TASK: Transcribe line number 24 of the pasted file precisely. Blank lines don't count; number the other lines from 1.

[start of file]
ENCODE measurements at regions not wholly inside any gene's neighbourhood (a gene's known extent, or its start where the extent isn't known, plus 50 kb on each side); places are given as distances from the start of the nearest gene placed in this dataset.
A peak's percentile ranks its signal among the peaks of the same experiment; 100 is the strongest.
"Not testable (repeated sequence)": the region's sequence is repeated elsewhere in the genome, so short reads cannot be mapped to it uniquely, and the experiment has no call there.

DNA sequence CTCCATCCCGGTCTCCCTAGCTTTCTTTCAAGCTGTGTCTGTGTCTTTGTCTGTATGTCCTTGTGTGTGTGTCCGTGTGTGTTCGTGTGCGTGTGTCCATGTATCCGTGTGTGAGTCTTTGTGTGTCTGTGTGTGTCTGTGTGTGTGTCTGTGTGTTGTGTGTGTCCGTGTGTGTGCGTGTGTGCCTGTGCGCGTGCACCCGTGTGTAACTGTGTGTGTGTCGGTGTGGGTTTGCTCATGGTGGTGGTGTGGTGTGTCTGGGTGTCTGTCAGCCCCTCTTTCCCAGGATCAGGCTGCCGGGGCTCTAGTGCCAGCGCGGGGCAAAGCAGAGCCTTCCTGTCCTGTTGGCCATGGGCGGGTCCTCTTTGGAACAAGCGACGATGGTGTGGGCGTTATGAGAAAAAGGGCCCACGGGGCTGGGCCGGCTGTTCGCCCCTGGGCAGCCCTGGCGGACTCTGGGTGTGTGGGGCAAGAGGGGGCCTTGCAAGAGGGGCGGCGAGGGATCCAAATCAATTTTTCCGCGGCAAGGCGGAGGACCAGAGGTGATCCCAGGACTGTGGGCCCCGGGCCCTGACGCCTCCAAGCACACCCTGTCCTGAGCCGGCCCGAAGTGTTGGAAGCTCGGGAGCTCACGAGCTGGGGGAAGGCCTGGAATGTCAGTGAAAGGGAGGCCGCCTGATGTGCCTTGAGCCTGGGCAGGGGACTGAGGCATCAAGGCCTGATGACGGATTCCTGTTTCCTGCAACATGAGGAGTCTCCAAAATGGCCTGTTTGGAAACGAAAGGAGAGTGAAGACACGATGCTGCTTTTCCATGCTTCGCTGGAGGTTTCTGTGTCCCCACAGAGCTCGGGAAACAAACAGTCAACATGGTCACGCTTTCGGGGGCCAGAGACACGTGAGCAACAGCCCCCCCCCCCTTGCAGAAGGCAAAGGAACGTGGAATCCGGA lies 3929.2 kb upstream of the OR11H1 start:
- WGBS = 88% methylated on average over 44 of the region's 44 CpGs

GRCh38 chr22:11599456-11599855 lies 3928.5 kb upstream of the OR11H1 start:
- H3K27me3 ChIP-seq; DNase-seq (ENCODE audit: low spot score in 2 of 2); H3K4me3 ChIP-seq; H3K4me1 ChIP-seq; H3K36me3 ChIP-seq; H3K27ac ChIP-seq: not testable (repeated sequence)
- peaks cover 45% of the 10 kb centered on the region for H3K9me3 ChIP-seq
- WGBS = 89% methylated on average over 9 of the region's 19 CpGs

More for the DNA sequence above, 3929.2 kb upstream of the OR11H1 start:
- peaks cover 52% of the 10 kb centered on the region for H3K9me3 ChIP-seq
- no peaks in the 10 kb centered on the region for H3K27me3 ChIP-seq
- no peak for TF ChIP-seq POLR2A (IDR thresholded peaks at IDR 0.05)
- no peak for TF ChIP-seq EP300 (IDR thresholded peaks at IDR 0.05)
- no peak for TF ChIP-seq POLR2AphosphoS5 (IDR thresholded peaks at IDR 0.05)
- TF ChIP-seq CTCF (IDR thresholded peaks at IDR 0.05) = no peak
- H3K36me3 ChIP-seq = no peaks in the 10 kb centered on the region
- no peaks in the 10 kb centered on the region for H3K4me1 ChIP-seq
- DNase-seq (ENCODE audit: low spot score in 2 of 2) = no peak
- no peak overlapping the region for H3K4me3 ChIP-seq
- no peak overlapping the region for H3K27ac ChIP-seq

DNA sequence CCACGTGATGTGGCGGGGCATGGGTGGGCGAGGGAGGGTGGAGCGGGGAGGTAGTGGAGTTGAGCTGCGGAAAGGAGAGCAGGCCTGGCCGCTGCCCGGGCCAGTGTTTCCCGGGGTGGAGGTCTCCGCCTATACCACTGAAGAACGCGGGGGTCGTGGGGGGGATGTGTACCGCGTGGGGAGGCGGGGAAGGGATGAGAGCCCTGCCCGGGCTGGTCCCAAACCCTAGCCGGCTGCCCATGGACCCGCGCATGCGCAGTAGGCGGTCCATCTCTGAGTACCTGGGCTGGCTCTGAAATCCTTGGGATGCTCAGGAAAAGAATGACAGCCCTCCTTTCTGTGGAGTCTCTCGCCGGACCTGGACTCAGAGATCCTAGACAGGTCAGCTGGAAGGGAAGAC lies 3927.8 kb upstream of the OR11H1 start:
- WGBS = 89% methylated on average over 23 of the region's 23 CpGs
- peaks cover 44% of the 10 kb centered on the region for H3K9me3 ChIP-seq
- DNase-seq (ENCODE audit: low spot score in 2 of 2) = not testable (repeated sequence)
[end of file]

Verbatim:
- peaks cover 44% of the 10 kb centered on the region for H3K9me3 ChIP-seq